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Bower et al. v. Bowen.

is allowed by section 2492, R. S. 1881; Burns' R. S. 1894, section 2653.

Complaint is also made of the appellee's attempt to rent part of the real estate, but it is the law that one tenant in common has as much right to rent or occupy the joint estate as another.

Counsel criticise the delay of the widow in making the election. The evidence shows that she exercised this privilege within three months after the testator's death, when she was entitled, for the purpose, to at least 364 days. The executor gave her about $500 in property, but she had a right to it under the law. He says he sold the personal property. The law required him to do this without regard to her election. She expressed herself satisfied with the provisions of the will, but says nobody explained to her what her rights were, and when she discovered them, she at once elected to take what the law gave her. No one was injured by what she said or did, and the acts complained of do not constitute an estoppel. We are of opinion that the court did not transcend its authority in permitting the appellee to amend her complaint so as to conform with the report of the commissioners.

Section 396, R. S. 1881; Burns' R. S. 1894, section 399, permits the court, in its discretion, for the furtherence of justice, to direct any mistake in the description to be corrected; any material allegation to be inserted, struck out, or modified, to conform the pleadings to the facts proved, when the amendment does not substantially change the claim or defense.

Upon this subject, this court, in Randles v. Randles, 63 Ind. 93 (104), said: "In our opinion, the court had the power, and, perhaps, should have exercised it in this case, to direct the parties to so amend their pleadings, as that the same should contain full, true and correct

Keller v. Keller.

descriptions of the several tracts of land of which the said Peter Randles was the owner, in fee-simple, at the time of his death, and of which partition is sought for in this action. As the pleadings of the parties might have been thus amended in the court below, they will be taken and deemed by this court to have been thus amended."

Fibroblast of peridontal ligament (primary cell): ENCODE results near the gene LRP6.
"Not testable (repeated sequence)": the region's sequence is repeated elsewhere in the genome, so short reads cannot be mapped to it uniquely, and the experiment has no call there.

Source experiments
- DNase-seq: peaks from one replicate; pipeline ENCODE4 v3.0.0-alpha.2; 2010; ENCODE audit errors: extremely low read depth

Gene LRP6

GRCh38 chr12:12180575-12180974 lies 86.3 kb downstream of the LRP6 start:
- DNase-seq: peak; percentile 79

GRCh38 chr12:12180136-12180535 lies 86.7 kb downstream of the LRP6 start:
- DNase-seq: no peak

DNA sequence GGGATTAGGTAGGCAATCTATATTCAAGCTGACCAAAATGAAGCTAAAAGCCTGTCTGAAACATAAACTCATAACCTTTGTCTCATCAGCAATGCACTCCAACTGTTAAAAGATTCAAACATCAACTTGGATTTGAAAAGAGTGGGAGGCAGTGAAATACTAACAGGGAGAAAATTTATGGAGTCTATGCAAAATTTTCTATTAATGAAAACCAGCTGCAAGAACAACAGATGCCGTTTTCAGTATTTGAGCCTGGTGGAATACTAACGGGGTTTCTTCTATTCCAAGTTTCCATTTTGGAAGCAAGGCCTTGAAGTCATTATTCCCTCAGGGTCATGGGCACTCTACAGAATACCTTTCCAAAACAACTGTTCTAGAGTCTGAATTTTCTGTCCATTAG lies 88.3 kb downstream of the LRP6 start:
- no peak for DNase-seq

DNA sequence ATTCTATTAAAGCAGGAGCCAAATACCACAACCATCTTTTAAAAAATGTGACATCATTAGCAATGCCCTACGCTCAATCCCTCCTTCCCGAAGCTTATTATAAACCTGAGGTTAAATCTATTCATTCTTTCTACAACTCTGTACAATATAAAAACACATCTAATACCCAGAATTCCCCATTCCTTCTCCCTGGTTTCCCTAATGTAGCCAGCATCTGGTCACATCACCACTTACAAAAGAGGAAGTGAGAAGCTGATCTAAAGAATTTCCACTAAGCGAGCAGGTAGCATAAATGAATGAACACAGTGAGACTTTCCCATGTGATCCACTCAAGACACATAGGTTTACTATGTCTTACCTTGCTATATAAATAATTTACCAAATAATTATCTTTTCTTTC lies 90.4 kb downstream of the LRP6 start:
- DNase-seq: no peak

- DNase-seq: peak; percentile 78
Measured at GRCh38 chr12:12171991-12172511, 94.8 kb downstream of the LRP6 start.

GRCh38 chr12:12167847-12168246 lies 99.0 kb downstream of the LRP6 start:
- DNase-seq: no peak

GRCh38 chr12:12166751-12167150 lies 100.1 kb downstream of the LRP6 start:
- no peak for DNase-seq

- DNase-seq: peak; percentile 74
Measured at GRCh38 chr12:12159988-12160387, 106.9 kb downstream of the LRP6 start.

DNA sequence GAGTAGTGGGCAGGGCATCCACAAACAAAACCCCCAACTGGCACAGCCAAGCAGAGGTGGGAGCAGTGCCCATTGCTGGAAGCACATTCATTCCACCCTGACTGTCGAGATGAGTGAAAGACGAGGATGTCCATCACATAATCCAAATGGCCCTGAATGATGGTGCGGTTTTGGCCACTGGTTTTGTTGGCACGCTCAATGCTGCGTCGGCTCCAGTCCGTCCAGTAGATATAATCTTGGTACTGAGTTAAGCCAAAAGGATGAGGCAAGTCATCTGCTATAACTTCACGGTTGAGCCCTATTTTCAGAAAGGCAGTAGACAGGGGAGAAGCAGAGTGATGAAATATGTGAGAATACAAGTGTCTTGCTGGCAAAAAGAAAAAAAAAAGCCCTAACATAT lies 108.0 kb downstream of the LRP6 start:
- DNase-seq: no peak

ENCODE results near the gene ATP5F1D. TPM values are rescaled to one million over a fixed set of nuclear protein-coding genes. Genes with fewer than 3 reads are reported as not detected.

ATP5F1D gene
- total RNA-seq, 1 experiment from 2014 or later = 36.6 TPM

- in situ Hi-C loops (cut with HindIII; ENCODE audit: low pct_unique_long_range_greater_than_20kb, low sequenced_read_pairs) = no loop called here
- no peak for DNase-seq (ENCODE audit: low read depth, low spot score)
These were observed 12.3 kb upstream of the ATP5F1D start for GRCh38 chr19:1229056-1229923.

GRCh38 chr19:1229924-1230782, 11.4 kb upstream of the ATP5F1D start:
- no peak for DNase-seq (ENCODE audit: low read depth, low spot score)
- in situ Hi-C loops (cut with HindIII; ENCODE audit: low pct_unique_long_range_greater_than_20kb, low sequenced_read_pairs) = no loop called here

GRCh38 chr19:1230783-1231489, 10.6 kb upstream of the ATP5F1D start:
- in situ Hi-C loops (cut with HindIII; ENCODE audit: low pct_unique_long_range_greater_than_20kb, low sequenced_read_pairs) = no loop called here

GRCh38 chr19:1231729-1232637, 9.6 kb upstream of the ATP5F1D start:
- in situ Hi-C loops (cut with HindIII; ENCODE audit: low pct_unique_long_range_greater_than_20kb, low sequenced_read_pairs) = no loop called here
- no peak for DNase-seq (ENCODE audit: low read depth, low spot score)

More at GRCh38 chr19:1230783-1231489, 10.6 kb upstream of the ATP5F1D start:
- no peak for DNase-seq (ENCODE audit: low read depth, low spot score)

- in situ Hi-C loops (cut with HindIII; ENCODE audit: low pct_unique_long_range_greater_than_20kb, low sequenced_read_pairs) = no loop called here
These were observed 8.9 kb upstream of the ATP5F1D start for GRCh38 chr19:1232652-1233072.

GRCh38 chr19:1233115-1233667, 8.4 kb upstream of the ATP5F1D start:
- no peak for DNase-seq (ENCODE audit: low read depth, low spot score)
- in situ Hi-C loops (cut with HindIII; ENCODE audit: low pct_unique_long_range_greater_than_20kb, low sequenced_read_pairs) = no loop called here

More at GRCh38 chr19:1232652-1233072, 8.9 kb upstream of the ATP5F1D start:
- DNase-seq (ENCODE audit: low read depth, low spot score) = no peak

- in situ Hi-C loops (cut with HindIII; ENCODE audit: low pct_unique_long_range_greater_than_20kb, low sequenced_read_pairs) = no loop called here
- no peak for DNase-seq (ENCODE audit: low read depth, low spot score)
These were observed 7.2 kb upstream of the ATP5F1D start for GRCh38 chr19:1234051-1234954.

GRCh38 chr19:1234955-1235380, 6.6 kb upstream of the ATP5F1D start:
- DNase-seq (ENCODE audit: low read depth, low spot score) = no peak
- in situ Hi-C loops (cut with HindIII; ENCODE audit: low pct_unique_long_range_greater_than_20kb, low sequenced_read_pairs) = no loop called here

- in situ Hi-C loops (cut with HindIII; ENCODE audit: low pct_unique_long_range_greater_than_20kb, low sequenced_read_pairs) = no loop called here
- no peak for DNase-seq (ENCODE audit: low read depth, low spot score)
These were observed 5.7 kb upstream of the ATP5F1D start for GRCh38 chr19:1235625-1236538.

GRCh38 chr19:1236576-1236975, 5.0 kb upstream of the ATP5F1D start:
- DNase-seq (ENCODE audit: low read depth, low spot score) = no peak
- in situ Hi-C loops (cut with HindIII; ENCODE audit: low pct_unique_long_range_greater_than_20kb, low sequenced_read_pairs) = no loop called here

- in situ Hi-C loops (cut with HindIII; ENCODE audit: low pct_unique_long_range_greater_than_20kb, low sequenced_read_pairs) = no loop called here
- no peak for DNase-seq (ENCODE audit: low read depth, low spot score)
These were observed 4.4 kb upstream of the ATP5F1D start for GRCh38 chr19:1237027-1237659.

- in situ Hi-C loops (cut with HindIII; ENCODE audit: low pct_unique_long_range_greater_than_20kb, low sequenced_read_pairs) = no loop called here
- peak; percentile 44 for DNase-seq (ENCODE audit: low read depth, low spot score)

There is no error in the record for which the judgment below ought to be reversed. The judgment is therefore affirmed, at appellants' cost.

Filed Oct. 9, 1894.

No. 16,917.


JUDGMENT.-Review of.-Divorce Proceeding.-Attachment.-Alimony.— An action will not lie to review a judgment in attachment and for alimony in a divorce proceeding, the judgment in attachment being merely in aid of the suit for divorce and alimony, and not an independent proceeding.

From the Owen Circuit Court.

I. II. Fowler and W. A. Pickens, for appellant.
D. E. Beem and W. IIickam, for appellee.

DAILEY, J.-On the 12th day of January, 1892, the appellant filed a complaint in the Owen Circuit Court to review a judgment in attachment in a divorce proceeding, and alleged therein that on the 5th day of May, 1891, the appellee, Isabel Keller, brought an action against him for divorce and alimony, and sued out a writ of attachment against his property, charging him with being a nonresident of the State of Indiana, and on the 13th day of November, 1891, recovered a judgment in